Eventually, such a pastor discovers that he’s become a better man because of his work as a pastor. The pressure of the job has made him a man who more deeply believes and experiences the biblical truths he’s constantly talking about. He realizes that his own sanctification might be one of the main reasons God called him to be a pastor. He realizes that he would’ve turned out a worse man had he chosen a different career path. The unique pressure of the pastorate has made him a far better man than he would’ve been otherwise.

Pastors, join me in seeing our vocation as God’s perfectly pressured path for making us better men.


Pastors: "What Is the End of What You Are Doing?"

That's the question William Still asks in his excellent little book The Work of the Pastor :

To save the sheep from wild beasts and all other dangers is not to feed them; and if they are not fed, what matters whether they are safe or not? What is the good of being saved to starve? We must be saved in health and strength, unto maturity and power to reign with Christ in His Kingdom. And for that we must be fed. Every temptation to be sidetracked from the task of eternity which is the task of the hour--your hour--must be seen in relation to the finished product. What is the end of what you are doing? The God-appointed end?


'Ordinary' Pastors (Like Myself), Be Encouraged

Matt B. Redmond offers this encouragement to 'ordinary' pastors:

Be encouraged. Be encouraged in the midst of ministerial duties that are mind-numbingly mundane. Be encouraged in a world drunk on the sweet nectar of the spectacular. Be encouraged when you preach the gospel clearly. Be encouraged after years of faithfulness, even if you don’t have numbers that impress conference organizers. Be encouraged in the tedium. Be encouraged when you see the same faces week-in and week-out. Be encouraged as you marry and bury, counsel and speak at the local lodge’s spring pancake breakfast. Be encouraged.

Be encouraged when dreams of thousands have careened against the retaining wall of reality with hundreds. Or dozens, even. Be encouraged when no one has heard of you, your church, or your town. Be encouraged in the midst of decline. Be encouraged when you must stop preparing your sermon to clean the bathrooms. Be encouraged, because you stand before God redeemed and loved because of Christ’s righteousness credited to you. Be encouraged, for this right standing before God is not based on the success of your ministry, loved no less because it is ordinary. Be encouraged, ordinary pastor.

Be encouraged when growth is slow and measured by generations. Be encouraged when guilt, fear, and the specter of failure form an unholy alliance against you. Be encouraged when young men grown fat on the feast of podcasts question your every move. Be encouraged when no one knows your name; it is written in blood in the book of life. Ordinary pastor, be encouraged: Your faithful labor in the darkened forest of obscurity is heroic...

Really, the phrase “ordinary pastor” is a misnomer. For all who pastor by the power of the gospel do extraordinary work: preaching the Word, comforting the hurting, baptizing, and administering the Lord’s Supper. It is all extraordinary. After all, “we have this treasure in jars of clay.” This way, “the surpassing power belongs to God and not to us” (2 Cor. 4:7). No wonder, then, the extraordinary is in the ordinary.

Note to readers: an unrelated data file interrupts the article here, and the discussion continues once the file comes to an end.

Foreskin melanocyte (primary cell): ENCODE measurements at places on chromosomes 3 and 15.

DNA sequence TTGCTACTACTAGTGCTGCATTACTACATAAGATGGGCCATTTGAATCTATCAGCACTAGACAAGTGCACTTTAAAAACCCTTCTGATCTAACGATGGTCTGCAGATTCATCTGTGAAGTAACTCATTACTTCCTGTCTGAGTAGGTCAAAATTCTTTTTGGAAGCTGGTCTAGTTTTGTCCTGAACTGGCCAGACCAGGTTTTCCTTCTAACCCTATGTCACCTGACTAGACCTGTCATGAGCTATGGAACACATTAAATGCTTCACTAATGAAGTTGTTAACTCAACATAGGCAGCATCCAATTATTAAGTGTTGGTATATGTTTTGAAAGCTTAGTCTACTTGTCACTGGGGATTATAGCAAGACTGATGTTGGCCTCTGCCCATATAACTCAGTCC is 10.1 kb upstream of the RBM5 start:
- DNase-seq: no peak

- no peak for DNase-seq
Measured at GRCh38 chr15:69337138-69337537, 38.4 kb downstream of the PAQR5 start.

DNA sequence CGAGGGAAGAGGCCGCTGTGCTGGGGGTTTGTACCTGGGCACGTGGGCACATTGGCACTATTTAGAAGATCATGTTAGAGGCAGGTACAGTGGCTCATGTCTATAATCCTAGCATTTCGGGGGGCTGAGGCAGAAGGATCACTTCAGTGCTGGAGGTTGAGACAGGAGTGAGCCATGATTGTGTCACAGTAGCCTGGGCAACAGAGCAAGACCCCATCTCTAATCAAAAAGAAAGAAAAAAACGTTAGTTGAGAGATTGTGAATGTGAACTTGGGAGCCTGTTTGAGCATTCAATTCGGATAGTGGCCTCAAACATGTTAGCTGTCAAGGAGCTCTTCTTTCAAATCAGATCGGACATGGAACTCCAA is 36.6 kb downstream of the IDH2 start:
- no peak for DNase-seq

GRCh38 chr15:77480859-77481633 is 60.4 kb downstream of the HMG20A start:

The Choice We Face Everyday

From Elyse Fitzpatrick's latest post, Is Faith Enough Today?

I know that you’re familiar with this story and that you know that its ultimate fulfillment is in the promised Messiah. But this morning this story spoke to my heart in this way: I could look at the weakness and barrenness of my life. Those were, indeed, true realities. In response, I could get out my list, my sticky-notes, and devise ways of feeling better about myself. To switch back to our patriarch’s story, I could go visit Hagar. Or I could give glory to God knowing that even though I am still so very weak, so very barren of true love for my neighbor, God had already promised me that I would be fruitful and that my life would somehow count. How? Only through faith in the righteousness of another. It was in this process of rehearsing God’s promises to me, of giving him glory for his wonderful mercy, grace, and kindness, that my heart was changed and I walked out into faith again.

Every morning . . . every moment of every day . . . I have a choice to make. I can trust in my heart’s default position: Work it out, work harder, prove I’m better, show that I do love my neighbor, engage with Hagar and my sticky-notes. Or, I can rest in his promise that even though I look at myself and realize that for me it’s been nearly 40 years since I first believed the promise, the One who is able to speak into existence things that don’t exist, has declared that I am righteous now and that this faith is enough now. It must be enough or I can’t breathe. That was the choice for me today and it’s the choice we all face every day.


Pastors: Feed the Sheep, Don't Entertain Goats

I just started reading William Still's The Work of the Pastor. Chapter 1 was arguably the best and most encouraging chapter I've read on pastoral ministry. I imagine I will be sharing more gems from this great little book. But here's a great quote on the focus of feeding the sheep as the primary work of the pastor, not entertaining goats.